The Problem With Nigerian Federalism


During the visit of the Rivers State Governor, Rotimi Amaechi to Germany last year, he declared equivocally in a press interview with the News Agency of Nigeria (NAN) at Berlin, the German capital, that the Nigerian federal system of government was an aberration and therefore carried loads of problem. This was an astonishing revelation from a State Governor.

In his comparison of the German’s system of  federalism and Nigeria’s, he said, “here (in Germany), Federal Government supports States to grow, fund the State to grow, Federal Government is less visible and the Federal Government is not everything,”  while in Nigeria, everything is at the caprices and disposal of the Federal Government. “So you have a heavily burdened federal establishment that cannot relate with the States to develop the country,” he said.

Much as I agree with Governor Amaechi in some respects, I disagree with him in some areas. This is because the problem of underdevelopment and stagnated growth in many States is as a result of unworkable federal system. It is pertinent to state that Nigeria is different from every other country in the world in terms of governance.  It is not an understatement to say that no matter the system of government  we practice, no matter how it works and works well in other parts of the world, it may not work well in this country. This can only be possible when our ideas and beliefs toward corruption has changed. Until we have completely changed our notions and perceptions towards the offices and position we occupy and seeing them as a public trust, things would continue as usual.

Corruption in high and low places is the ultimate reason why every workable system of government will continue to be an illusion in Nigeria. The problem is not with the system but with the operators of the system. It is neither the lack of federal implementation of laws to support development in the States nor the capability of the law to enforce compliance that accounts for this inequity, it is rather the shore of insincerity, unpatriotic tendency, greed, ethnicity and above all the much talked about hydra-headed monster in our midst called corruption! It is surprising that Nigeria is the only country where laws do not work and certain people are sacred cows who are above the laws and are protected by certain supersonic immunity that makes them commit crimes.

If I may ask, how many German citizens in public offices take away monies that belong to the State or  stash away the wealth of the citizens  in foreign countries? Again, how many public office holders in Germany own properties worthy billions of dollars abroad? It is a fundamental phenomenon that no public office holder in the Western World can amass such volume of wealth that our leaders cart away to foreign accounts. Instead of being prosecuted, ostracized, stigmatized as an outcast and jailed, such people in Nigeria are being accorded high profile honour and award. They  find pleasure in establishing  and investing their loots in other parts of the world than their own country. Instead of ploughing back state resources into development,  we rob ourselves of the little we have for the continued growth of those who are  already developed. How  then do we think we can develop and grow vis-à-vis Germany and other western nations even in an atmosphere of the true federalism?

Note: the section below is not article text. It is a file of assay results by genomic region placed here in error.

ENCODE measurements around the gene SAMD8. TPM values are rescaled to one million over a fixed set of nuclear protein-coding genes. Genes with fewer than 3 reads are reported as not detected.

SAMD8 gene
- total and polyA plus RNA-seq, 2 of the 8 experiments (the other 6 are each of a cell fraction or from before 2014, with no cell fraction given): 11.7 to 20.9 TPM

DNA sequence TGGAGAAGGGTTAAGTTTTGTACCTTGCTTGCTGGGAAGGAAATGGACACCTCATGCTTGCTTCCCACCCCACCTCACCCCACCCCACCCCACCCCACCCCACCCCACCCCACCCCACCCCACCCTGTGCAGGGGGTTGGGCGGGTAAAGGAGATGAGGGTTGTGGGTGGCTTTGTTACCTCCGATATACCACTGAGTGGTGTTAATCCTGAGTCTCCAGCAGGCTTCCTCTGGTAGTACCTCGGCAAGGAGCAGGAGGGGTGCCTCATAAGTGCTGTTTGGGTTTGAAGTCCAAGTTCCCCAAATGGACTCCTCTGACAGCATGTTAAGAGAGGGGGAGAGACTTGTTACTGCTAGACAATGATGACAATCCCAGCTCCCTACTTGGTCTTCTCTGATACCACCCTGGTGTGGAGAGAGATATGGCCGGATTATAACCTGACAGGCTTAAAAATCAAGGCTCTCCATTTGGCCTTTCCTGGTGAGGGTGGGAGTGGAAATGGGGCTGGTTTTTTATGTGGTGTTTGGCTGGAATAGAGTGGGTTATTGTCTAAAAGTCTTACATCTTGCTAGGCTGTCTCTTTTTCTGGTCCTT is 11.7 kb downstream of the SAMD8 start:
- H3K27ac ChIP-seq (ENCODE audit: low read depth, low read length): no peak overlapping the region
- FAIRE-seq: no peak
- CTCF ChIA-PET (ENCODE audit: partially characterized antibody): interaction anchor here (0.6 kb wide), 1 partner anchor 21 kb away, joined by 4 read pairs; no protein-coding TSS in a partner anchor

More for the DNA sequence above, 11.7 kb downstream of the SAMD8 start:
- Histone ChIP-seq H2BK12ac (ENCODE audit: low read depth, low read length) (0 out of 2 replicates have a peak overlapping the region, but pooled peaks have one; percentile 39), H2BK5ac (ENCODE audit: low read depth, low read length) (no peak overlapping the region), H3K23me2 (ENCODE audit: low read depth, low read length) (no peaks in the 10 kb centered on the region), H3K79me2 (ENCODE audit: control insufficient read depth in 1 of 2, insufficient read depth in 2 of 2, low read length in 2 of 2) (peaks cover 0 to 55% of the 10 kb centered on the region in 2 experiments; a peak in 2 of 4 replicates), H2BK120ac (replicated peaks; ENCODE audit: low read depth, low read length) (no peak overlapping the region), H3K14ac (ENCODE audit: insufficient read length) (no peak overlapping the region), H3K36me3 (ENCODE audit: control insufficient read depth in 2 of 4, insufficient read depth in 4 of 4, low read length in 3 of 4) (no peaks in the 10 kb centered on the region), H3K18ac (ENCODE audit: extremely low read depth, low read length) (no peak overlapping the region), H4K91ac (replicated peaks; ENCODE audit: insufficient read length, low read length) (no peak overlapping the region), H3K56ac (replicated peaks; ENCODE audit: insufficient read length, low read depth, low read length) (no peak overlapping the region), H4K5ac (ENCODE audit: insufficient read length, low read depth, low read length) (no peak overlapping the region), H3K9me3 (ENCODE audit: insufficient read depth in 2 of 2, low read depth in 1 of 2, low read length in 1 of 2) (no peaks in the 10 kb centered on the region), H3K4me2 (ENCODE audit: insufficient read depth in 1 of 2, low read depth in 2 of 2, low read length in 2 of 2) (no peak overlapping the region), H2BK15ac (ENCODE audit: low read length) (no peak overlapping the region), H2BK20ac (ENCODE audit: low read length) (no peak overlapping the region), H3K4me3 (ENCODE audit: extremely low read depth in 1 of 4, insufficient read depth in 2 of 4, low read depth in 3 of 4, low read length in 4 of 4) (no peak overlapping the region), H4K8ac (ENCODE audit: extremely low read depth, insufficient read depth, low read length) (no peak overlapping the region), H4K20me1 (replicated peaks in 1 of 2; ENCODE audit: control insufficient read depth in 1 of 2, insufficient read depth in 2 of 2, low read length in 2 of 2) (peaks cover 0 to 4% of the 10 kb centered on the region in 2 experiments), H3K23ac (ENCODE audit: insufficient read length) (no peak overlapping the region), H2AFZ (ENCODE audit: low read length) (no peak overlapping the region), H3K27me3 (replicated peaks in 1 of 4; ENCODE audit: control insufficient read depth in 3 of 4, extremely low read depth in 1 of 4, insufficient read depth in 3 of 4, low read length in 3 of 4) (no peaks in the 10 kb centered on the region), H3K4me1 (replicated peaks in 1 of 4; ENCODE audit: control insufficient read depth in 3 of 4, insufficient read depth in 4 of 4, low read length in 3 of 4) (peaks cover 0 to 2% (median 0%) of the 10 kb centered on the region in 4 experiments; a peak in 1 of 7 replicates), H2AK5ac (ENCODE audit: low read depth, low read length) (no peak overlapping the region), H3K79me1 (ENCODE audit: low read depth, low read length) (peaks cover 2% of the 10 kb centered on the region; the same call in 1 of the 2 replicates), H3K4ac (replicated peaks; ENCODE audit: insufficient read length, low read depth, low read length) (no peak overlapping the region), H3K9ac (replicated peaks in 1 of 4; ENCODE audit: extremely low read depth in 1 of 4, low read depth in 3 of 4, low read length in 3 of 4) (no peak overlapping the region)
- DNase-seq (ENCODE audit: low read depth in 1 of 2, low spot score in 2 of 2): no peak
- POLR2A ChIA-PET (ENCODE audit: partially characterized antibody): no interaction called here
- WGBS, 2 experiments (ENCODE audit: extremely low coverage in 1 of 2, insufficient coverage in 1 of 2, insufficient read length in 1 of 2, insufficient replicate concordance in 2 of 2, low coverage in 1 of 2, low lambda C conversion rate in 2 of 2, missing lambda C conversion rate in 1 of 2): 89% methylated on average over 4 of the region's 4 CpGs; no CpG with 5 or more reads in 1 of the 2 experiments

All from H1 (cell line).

It is philosophically and mystically believed that every foundation developed and built on the principle of constant and random formula of social sharing always end up in the brick wall of multiple adversary or waterloo. This is what goes on in our system. When little is given, there is visually nothing on ground to show for it. How would it be when much is given? Upon the magnitude of allocations that accrue to the States every month and the ever-increasing internally generated revenue, why should some States still be crying for social amenities?

So, for us to go to war with the system, let us first put our house in order. Let us really and sincerely show absolute proof of the so called “little” we are receiving now. If the Federal Government decides to fund the States and virtually every area of our parastatals and institutions while statutory allocation is still been shared, then we will continue to swim in an apparent joy of laziness and absolute dependence. This is a red alert for doom and economic time bomb. Our total dependence on federal allocations has blinded our eyes from looking at other areas of exploiting and harnessing our potentials for possible growth and diversion from a mono-economy.


Tordee, a public affairs analyst, resides in Port Harcourt.


Manson B. Tordee